PFAS in Plastic Pesticide Containers: Latest Update
The U.S. Environmental Protection Agency (EPA) notified the fluorinated high-density polyethylene (HDPE) industry (manufacturers, processors, distributors, users and so-called disposers of fluorinated polyolefin containers) by letter on March 16, 2022, about the potential for per- and polyfluoroalkyl substances (PFAS) to form and migrate from these items. This risk was first flagged when Public Employees for Environmental Responsibility (PEER) contacted the Massachusetts Reclamation Board, the Massachusetts Department of Agricultural Resources' (MDAR) Division of Crop and Pest Services, other state agencies and EPA Region 1 about its test results indicating that there were unspecified PFAS in a pesticide used for mosquito control in fall 2020. The Boston Globe subsequently reported about the potential impact on thousands of acres of land in southeastern Massachusetts aerially sprayed for mosquitos.
In March 2021, EPA published its testing results, which showed that the PFAS were most likely formed from a chemical reaction during the container fluorination process, then leached into the pesticide product. Specifically, EPA had detected eight different PFAS from the fluorinated HDPE containers, with levels ranging from 20 to 50 parts per billion. EPA subsequently published additional data from specific samples of stored mosquito control pesticide products analyzed under its newly developed analytical method for oily matrices in October 2021. None of these tested samples contained PFAS at or above the method detection limit.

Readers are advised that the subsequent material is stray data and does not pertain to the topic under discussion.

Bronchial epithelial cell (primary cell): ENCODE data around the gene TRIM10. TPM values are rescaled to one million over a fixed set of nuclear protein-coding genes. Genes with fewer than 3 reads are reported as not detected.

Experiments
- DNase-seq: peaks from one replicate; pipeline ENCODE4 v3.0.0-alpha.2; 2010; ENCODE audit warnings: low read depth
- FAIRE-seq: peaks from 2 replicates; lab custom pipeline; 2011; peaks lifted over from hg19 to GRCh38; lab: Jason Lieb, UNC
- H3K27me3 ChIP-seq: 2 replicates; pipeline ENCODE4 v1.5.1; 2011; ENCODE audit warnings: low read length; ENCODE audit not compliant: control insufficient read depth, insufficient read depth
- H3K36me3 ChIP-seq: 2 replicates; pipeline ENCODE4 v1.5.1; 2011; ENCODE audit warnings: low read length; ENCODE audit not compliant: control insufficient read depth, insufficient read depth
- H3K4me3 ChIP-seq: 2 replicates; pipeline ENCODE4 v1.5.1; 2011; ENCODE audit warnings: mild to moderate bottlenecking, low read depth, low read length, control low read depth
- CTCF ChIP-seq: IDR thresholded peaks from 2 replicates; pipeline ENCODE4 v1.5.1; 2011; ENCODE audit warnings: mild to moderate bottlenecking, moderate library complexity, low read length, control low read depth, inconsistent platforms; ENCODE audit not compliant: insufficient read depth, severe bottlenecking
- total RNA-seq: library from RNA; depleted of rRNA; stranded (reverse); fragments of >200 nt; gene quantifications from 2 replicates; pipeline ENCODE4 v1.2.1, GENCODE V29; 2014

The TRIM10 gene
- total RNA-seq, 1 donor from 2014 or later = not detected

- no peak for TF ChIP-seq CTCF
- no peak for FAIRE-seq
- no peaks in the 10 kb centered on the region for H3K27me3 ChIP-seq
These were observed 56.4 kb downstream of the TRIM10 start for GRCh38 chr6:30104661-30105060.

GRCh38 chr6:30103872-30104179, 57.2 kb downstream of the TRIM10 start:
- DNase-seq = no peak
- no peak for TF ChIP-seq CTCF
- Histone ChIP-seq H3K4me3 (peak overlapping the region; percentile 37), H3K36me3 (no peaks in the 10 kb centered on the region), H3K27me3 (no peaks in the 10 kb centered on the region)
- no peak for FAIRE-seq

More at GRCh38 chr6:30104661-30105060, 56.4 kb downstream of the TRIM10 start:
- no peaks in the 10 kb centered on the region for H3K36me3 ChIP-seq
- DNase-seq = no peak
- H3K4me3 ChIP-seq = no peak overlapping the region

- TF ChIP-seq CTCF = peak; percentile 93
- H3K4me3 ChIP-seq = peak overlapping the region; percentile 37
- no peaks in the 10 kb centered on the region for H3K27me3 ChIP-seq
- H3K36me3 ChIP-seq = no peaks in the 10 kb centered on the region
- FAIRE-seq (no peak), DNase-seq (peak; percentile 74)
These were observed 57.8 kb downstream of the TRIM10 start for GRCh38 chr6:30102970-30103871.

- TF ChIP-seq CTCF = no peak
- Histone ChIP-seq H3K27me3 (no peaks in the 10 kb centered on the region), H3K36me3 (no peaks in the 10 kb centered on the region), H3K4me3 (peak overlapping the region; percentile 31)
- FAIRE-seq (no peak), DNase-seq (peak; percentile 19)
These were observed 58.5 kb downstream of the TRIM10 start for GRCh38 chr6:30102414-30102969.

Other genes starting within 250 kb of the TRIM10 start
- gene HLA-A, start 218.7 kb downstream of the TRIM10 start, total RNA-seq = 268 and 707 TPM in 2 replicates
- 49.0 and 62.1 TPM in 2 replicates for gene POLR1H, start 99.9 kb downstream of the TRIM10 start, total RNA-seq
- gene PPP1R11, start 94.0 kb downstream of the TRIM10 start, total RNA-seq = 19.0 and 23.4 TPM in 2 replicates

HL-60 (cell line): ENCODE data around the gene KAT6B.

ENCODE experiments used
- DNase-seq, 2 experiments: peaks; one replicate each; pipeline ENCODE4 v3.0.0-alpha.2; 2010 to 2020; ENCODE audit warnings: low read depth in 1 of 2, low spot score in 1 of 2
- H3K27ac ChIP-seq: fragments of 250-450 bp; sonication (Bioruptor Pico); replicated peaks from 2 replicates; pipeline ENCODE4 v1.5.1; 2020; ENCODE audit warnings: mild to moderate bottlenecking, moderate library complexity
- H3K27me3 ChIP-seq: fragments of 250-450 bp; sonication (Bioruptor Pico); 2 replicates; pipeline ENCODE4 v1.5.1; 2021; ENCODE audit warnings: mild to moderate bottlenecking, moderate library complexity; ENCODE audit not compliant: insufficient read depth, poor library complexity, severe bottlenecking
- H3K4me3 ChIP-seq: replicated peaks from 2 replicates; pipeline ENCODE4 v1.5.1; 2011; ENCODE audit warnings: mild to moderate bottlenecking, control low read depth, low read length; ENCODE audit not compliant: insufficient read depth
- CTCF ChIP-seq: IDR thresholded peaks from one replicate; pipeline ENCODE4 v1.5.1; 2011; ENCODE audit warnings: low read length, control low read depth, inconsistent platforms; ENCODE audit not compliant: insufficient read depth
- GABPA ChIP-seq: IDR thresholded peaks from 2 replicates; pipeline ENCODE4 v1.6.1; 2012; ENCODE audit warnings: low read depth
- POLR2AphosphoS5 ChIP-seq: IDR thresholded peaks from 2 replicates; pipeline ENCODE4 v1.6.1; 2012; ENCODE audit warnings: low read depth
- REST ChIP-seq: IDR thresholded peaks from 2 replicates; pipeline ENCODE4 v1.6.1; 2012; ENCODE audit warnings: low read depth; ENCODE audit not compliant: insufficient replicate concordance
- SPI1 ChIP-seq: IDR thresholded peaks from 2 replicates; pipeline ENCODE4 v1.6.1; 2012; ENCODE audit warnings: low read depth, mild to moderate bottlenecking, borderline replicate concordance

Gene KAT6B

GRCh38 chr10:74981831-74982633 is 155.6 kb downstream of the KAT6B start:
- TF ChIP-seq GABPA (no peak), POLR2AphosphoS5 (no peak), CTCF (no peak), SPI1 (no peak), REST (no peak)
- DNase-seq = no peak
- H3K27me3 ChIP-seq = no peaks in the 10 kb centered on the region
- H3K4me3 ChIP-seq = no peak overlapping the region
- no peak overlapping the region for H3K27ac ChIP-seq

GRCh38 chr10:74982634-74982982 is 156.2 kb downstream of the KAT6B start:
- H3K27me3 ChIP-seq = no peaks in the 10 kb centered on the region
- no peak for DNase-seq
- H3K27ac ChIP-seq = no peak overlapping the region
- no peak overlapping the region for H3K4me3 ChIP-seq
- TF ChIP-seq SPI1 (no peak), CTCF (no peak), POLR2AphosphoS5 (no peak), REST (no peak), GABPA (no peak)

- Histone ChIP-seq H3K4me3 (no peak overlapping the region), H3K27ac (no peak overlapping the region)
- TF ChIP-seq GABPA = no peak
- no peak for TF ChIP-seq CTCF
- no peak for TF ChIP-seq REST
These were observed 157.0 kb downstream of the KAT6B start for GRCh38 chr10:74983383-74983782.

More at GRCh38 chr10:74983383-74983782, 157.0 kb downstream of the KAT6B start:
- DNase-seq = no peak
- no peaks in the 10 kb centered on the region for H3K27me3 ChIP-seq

Consistent with the PFAS Strategic Roadmap published in October 2021, the purpose of EPA's letter is to raise awareness to industry of this issue in order to help prevent unintended PFAS formation and contamination and to outline the requirements under the Toxic Substances Control Act (TSCA) related to PFAS and fluorinated polyolefins, including tracking of PFAS under TSCA Section 5(a) Significant New Use Rules. EPA considers the manufacturing of certain PFAS from the fluorination of polyolefins to be a significant new use under TSCA. Thus, recipients are on notice that TSCA Significant New Use Notification requirements may apply and they should act accordingly. Time will tell whether this effort will generate sufficient additional information to assist EPA in its quest to eliminate unnecessary PFAS compounds from commerce.
In addition, EPA announced that it will also remove two PFAS first listed on the Safer Chemical Ingredients List in 2012 under EPA's Safer Choice program to better protect consumers and ensure that products certified under the program are free from PFAS. The compounds were initially listed in 2012, prior to receipt of additional data that has expanded the current understanding of the impact of these compounds.
The EPA's actions are part of a multifaceted approach to address PFAS and will likely come as welcome news to many in Massachusetts who worry both about PFAS contamination and the threat of mosquito-borne illnesses.